Cutting Fat From Supply Chain
A network of major players in the food service arena last week tapped Sun Microsystems Inc.s Web services initiative as the tool for reducing costs and squeezing inefficiencies from the supply chains in the arena.
EFS Network Inc. has based its supply chain solution on Sun ONE (Open Network Environment), employing a suite of business network applications from Model Inc., of South San Francisco, Calif.
Model Ns software enables brick-and-mortar companies to integrate disparate business processes, said CEO Zack Rinat.
Chicago-based EFS, which was founded by leading food service companies such as Cargill Inc. Sysco Corp., Tyson Foods Inc. and McDonalds Corp., represents more than 20 percent of the $411 billion food service industry, the company said.
Sun and EFS officials said they expect the Sun ONE-based plan to reduce the more than $14 billion in inefficiencies in the industrys ordering, processing and other supply chain systems.
"With the current economic environment, they have to optimize internal processes," said Mike McNerney, group manager of e-business market segment for Sun, in Palo Alto, Calif.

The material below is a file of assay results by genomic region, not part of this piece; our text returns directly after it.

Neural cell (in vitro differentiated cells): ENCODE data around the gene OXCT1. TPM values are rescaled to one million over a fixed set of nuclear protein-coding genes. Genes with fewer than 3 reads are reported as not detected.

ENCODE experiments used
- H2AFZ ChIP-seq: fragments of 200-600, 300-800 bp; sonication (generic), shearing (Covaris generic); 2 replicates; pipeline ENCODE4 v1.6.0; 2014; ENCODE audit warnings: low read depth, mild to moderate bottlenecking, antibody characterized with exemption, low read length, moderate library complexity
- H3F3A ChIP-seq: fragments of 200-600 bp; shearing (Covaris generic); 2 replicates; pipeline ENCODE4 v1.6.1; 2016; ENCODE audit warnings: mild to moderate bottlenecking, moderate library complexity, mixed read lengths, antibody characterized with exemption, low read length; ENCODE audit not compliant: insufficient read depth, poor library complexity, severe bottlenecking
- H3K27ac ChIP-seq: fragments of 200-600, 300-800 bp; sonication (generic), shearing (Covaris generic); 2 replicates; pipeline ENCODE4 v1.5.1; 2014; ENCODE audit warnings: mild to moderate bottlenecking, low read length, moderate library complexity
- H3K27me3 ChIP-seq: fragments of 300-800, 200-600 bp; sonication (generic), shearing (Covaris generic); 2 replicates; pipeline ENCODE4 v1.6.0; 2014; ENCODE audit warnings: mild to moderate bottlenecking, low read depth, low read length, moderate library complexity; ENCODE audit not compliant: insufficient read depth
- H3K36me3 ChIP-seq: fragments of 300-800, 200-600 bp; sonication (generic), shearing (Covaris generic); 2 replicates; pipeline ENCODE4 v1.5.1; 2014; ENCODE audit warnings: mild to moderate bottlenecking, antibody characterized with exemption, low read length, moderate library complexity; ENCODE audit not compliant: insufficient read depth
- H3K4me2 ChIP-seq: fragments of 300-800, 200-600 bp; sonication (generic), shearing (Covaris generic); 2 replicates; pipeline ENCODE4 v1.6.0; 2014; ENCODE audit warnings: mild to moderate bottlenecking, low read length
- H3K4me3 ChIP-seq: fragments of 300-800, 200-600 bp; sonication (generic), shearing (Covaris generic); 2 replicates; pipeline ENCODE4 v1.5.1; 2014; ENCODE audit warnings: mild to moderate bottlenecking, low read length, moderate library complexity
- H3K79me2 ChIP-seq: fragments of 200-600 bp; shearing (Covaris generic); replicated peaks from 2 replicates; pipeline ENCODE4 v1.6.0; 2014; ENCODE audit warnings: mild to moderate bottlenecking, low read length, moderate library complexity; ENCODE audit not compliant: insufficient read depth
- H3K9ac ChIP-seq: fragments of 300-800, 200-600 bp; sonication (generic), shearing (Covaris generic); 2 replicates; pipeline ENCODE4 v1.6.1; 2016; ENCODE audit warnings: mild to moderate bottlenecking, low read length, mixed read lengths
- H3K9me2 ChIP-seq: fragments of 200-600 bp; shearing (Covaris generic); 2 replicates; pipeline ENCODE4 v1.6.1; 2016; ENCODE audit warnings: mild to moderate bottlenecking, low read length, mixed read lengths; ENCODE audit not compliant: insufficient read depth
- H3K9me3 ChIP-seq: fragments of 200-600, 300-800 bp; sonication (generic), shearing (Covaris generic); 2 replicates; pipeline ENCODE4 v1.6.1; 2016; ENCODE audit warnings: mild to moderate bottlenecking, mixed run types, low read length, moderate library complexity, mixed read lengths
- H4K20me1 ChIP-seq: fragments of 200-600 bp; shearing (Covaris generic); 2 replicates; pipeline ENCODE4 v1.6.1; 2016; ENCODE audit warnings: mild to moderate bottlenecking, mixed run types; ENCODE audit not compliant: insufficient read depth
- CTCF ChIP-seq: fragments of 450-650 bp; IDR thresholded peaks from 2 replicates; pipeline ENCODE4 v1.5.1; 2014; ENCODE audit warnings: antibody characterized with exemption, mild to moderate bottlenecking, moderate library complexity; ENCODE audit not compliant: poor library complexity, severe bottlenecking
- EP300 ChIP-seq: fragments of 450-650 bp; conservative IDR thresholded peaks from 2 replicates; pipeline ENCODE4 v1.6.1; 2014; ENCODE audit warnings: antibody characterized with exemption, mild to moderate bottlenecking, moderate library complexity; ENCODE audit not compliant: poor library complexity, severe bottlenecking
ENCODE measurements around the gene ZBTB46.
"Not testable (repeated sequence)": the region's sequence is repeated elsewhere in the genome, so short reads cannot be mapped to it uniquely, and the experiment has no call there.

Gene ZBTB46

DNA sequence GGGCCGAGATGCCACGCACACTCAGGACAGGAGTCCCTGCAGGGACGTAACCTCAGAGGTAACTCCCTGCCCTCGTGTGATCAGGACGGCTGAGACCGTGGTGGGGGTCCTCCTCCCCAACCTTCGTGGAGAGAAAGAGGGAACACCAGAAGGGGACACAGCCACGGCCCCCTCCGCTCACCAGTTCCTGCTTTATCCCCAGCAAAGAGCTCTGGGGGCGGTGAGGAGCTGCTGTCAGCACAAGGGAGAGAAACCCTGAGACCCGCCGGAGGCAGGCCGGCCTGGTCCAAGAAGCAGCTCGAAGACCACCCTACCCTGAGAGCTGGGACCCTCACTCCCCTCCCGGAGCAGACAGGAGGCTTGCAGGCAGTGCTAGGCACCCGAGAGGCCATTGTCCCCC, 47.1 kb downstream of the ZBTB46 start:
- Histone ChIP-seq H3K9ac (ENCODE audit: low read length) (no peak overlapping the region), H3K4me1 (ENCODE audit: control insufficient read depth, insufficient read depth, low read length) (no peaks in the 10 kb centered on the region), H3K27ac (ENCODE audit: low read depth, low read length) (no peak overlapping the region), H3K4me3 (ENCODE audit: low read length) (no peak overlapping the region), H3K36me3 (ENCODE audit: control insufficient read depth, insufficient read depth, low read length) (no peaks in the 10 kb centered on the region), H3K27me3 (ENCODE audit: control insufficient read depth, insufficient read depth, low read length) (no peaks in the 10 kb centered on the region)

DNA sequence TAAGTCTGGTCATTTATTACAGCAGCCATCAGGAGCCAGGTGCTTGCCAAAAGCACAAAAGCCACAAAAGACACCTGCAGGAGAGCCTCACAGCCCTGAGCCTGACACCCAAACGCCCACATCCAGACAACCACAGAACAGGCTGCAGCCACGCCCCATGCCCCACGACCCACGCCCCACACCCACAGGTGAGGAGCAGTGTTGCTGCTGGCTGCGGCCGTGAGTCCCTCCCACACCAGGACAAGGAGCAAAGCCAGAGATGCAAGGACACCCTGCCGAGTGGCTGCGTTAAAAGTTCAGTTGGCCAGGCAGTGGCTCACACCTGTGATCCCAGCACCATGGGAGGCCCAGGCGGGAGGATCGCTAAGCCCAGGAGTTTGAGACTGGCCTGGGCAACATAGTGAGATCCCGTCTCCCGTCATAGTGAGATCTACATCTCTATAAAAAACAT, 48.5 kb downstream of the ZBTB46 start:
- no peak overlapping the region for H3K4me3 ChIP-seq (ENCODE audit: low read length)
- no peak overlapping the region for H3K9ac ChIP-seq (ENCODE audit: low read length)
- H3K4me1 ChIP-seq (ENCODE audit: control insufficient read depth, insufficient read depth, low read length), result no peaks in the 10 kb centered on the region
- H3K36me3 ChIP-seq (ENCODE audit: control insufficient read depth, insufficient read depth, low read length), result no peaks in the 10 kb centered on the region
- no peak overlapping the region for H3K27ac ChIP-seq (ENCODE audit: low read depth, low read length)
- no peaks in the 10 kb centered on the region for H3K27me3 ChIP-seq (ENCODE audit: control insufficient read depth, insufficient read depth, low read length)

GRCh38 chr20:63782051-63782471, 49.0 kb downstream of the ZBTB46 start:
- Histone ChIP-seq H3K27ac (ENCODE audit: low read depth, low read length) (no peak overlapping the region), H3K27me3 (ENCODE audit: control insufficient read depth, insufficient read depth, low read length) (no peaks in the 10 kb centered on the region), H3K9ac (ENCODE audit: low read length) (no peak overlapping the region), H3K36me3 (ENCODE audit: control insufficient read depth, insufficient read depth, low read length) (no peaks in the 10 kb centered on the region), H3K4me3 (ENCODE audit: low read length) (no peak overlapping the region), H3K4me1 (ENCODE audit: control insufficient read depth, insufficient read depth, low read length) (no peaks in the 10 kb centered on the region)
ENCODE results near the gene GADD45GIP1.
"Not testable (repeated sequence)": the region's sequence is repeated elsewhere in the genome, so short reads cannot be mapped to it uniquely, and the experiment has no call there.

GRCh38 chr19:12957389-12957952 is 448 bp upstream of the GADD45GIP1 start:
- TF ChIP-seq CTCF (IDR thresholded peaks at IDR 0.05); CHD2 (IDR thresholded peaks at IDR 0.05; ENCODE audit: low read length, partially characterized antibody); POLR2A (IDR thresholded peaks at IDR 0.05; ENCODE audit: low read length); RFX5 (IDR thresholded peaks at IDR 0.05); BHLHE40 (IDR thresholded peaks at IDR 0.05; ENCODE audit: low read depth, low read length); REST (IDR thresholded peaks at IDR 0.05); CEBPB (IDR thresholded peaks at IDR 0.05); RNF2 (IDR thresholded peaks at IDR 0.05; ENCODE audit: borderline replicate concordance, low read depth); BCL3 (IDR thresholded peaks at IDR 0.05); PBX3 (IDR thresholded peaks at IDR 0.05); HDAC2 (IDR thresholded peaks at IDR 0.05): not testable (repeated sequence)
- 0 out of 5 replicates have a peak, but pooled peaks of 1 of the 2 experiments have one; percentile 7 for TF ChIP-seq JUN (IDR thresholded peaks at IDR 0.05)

EFS platform, EFS Network, sits on top of Model Ns private business network. The initial release of EFS Network automates interenterprise functions, such as the end-to-end, order-to-cash management cycle, and enables the synchronization of data among business partners. In addition, EFS Network will help integrate disparate systems among companies.
As the network evolves, later releases will support data standardization among trading partners and allow for tools that foster collaboration among companies on complex, interenterprise business functions such as contract management, inventory management, product design and logistics, Model said.
Both EFS and Model have prior relationships with Sun. Model Ns product is based on Sun ONE, and Rinats relationship goes back to his stewardship of Net Dynamics Inc., which Sun acquired for its application server technology in 1998. Rinat was co-founder and CEO of Net Dynamics.
Rinat said he likes the Sun ONE platform as a foundation for building services on demand because it "provides a complete stack of solutions focused on mission-critical systems." He also said Sun ONE represents an end-to-end system, based on standards, that gives developers freedom of choice.
EFS CEO Hank Lambert said group members in the food service industry constantly look to improve cost efficiencies and productivity.
EFS Network was built in about four months, Rinat said. The implementation uses Suns Solaris Operating Environment for Unix Servers, iPlanet Web Server and J2EE (Java 2 Enterprise Edition) platform, and it runs on Sun servers. The network architecture supports any J2EE-compatible application server.